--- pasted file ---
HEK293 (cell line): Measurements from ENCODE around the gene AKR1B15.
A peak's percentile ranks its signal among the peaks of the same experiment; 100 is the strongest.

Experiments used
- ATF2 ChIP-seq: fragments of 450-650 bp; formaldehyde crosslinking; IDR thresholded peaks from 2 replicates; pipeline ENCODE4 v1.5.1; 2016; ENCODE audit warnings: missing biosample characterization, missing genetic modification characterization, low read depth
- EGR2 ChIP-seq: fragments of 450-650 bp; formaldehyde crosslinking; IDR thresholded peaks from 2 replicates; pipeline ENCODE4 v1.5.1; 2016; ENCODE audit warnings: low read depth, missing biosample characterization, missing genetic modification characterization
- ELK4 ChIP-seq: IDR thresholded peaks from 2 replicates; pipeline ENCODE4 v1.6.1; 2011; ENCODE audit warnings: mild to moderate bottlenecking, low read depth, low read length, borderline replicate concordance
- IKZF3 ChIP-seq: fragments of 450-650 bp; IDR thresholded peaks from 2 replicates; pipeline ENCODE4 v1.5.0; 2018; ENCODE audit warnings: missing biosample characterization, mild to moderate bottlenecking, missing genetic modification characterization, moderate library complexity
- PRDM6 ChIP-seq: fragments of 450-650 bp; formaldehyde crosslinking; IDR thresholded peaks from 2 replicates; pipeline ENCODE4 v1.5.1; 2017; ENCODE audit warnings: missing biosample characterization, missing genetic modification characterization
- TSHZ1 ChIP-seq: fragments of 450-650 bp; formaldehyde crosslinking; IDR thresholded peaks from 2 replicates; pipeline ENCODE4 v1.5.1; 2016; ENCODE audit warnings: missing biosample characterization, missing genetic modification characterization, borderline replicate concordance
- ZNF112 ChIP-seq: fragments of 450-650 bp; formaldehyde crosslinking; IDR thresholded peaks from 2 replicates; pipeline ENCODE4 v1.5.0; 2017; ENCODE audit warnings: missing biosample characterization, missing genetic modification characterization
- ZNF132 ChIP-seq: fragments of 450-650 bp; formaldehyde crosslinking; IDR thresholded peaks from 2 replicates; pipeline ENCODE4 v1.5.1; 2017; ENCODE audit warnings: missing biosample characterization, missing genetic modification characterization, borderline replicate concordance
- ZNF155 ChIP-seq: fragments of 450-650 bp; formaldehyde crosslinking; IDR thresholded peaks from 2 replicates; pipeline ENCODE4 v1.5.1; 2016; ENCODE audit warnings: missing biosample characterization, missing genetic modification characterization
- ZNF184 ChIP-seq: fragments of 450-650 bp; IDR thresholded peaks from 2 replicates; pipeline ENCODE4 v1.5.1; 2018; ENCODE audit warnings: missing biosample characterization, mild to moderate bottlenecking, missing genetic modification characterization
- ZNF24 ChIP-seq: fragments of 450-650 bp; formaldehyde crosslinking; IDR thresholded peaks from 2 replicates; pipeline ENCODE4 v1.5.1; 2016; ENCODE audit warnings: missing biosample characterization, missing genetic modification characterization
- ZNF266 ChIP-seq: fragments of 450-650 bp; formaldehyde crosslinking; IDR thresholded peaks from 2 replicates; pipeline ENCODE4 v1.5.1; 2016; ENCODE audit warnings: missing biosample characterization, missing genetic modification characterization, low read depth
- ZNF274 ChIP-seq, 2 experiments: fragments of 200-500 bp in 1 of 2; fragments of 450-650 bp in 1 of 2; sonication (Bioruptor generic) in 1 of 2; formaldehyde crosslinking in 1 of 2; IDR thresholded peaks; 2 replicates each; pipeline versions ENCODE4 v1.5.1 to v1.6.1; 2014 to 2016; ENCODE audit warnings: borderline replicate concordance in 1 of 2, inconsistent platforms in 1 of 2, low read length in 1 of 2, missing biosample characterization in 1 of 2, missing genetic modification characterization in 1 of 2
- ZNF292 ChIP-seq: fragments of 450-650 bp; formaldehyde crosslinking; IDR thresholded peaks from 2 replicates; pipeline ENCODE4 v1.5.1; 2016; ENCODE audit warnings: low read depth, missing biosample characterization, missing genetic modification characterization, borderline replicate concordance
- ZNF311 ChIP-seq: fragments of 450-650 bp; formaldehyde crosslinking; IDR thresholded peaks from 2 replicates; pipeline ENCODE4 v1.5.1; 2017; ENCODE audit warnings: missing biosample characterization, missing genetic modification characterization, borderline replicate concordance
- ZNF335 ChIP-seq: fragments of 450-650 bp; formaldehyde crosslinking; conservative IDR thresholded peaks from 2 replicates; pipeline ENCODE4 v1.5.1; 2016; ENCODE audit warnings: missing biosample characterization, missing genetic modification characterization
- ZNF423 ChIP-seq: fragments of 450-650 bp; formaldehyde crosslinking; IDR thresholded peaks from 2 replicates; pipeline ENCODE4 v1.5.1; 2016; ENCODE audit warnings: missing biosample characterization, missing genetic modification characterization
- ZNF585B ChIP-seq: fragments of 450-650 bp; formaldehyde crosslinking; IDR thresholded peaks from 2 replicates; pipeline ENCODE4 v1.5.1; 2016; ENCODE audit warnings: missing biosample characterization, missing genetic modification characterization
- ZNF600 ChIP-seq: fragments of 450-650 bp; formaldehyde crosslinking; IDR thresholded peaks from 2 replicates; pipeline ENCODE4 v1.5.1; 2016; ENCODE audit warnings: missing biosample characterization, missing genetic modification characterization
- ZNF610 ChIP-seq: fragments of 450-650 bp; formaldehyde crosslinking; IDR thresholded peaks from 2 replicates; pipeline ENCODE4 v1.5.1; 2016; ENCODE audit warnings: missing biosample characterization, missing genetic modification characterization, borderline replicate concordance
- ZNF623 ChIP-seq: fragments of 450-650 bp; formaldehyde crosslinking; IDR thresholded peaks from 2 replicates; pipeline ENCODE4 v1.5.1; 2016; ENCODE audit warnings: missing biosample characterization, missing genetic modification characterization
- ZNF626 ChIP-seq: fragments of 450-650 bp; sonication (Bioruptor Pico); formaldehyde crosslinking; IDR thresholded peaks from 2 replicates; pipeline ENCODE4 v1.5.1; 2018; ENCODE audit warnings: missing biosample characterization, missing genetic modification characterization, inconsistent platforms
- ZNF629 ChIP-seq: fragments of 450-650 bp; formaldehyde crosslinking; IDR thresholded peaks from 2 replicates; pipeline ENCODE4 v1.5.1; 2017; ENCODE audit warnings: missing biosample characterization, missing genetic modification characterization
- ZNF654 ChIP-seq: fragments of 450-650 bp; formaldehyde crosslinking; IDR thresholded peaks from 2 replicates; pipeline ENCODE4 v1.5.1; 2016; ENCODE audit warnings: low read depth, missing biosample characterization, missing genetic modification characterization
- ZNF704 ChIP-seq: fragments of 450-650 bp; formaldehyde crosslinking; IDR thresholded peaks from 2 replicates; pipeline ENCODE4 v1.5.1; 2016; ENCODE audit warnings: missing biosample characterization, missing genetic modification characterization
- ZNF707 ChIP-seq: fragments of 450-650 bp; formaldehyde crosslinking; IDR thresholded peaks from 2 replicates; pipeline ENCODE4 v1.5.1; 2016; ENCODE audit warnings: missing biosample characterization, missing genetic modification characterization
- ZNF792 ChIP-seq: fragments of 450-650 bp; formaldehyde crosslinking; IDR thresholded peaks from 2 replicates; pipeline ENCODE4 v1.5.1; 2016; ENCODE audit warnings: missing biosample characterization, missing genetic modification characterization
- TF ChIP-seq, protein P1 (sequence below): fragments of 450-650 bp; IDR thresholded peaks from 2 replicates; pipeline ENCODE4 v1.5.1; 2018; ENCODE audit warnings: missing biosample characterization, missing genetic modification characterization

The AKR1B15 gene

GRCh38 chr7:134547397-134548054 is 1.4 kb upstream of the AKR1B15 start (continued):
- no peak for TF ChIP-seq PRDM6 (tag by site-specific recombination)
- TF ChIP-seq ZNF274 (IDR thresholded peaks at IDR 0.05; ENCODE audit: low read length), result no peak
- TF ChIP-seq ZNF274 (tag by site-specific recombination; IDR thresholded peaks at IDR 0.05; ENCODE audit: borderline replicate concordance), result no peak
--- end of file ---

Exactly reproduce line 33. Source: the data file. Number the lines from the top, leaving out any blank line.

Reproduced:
GRCh38 chr7:134547397-134548054 is 1.4 kb upstream of the AKR1B15 start (continued):